5 Simple Steps for Transforming Your Finances in 2015

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If you’re like most people, this is the time of year when you look forward to the future and set goals. And like most people, there’s a good chance you’re still paying off a few holiday bills.

The reality is that many of us simply aren’t handling our money very well. In fact, a recent poll conducted by Manulife Financial found about half of Canadians expect they’ll still have debt by the time they retire. That’s a pretty scary statistic!

The good news is that there are some simple steps you can take right now to help get your finances on track. They take some discipline to be sure, but your financial situation will be much healthier for it. And the sooner you take them, the better:

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Step 1 – Create a Budget

The word “budget” sounds so old fashioned, doesn’t it? You might even think it sounds a little scary – some secret code for “the end of fun as you know it.” But in order to turn your finances around, you have to know where you’re spending your money.

Create a spreadsheet or get out that old fashioned pen and paper and start writing down all your monthly expenses, from mortgage payments, to groceries, to childcare etc. and estimate what each of those items cost each month. It might take a few months to get your budget to accurately reflect your expenses, but keep at it.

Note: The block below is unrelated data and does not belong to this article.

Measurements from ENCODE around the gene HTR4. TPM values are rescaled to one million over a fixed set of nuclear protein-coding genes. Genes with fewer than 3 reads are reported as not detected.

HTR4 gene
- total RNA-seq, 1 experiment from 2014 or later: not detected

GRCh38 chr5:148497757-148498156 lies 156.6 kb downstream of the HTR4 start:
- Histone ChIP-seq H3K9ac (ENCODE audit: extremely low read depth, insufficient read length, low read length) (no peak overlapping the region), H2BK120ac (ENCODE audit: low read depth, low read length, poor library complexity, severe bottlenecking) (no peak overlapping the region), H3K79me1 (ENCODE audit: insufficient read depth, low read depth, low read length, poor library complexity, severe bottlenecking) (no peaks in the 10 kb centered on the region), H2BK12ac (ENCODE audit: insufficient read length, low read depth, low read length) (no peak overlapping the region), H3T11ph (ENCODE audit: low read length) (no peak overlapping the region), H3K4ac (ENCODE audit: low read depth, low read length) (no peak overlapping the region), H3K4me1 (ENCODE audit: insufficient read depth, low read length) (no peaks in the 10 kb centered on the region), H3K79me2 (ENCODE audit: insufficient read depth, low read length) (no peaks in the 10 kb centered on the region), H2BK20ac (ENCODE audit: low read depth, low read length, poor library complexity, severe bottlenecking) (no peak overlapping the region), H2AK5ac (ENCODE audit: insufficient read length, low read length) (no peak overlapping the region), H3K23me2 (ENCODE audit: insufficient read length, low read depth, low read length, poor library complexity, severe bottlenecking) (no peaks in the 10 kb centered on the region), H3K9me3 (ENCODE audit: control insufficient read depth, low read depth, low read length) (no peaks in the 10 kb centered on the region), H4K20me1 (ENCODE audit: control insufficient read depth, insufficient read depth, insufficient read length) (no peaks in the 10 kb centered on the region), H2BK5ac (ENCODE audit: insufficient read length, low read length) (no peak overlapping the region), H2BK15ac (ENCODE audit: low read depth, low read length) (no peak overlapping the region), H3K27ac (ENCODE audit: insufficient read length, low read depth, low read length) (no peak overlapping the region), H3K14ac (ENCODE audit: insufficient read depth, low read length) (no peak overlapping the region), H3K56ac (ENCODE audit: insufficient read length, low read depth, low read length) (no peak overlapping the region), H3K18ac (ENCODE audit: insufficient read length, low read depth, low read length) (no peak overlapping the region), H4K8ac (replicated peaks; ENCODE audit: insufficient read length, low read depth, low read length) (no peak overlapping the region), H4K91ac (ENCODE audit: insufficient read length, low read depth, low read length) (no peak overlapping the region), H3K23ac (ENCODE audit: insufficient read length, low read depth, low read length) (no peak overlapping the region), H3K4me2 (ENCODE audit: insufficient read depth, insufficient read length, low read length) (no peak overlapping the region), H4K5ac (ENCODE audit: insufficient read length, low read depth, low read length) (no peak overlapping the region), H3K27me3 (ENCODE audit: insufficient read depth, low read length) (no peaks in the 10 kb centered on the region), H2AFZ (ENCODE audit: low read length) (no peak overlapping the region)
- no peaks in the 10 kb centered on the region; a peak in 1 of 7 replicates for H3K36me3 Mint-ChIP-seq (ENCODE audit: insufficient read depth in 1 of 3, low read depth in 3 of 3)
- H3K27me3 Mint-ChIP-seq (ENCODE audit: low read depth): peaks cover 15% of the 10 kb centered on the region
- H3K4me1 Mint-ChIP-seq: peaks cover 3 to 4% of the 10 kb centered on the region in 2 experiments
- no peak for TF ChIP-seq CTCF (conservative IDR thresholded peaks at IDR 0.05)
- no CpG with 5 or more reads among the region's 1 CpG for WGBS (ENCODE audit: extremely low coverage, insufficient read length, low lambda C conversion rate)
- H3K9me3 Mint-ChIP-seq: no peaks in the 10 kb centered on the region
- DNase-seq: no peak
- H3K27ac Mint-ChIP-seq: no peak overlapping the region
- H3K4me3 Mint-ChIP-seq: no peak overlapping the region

And don’t forget a line for savings – because we’ll get to that later.

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Step 2 – Live on Cash

If you’re trying to get out of debt, living on cash is important for 2 reasons. First, when you have a set amount of cash in an envelope each month, it’s easier to track how much you’re spending – and you’re not going into debt while you do it.

You may be wondering, why not just use my debit card? That’s the same as cash, right? Wrong! While it’s true that using your debit card doesn’t cause you to go into debt, it does cause you to spend more than you would with cash.

That’s because psychologically it’s more difficult for people to part with actual money than it is for them to use a plastic card. A study by Dun & Bradstreet found that on average, people spend 12-18% more when they use a card.

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Step 3 – Pay Down Debt

There’s no way around it. If you’ve got debt, you need to start to eliminate it. And the sooner the better. Otherwise, you’re just throwing out money in interest payments. Imagine all the fun things you could add to your budget if you didn’t have debt!

Start making more than the minimum payment – as much as you can while still paying for expenses and putting a little away for a rainy day.

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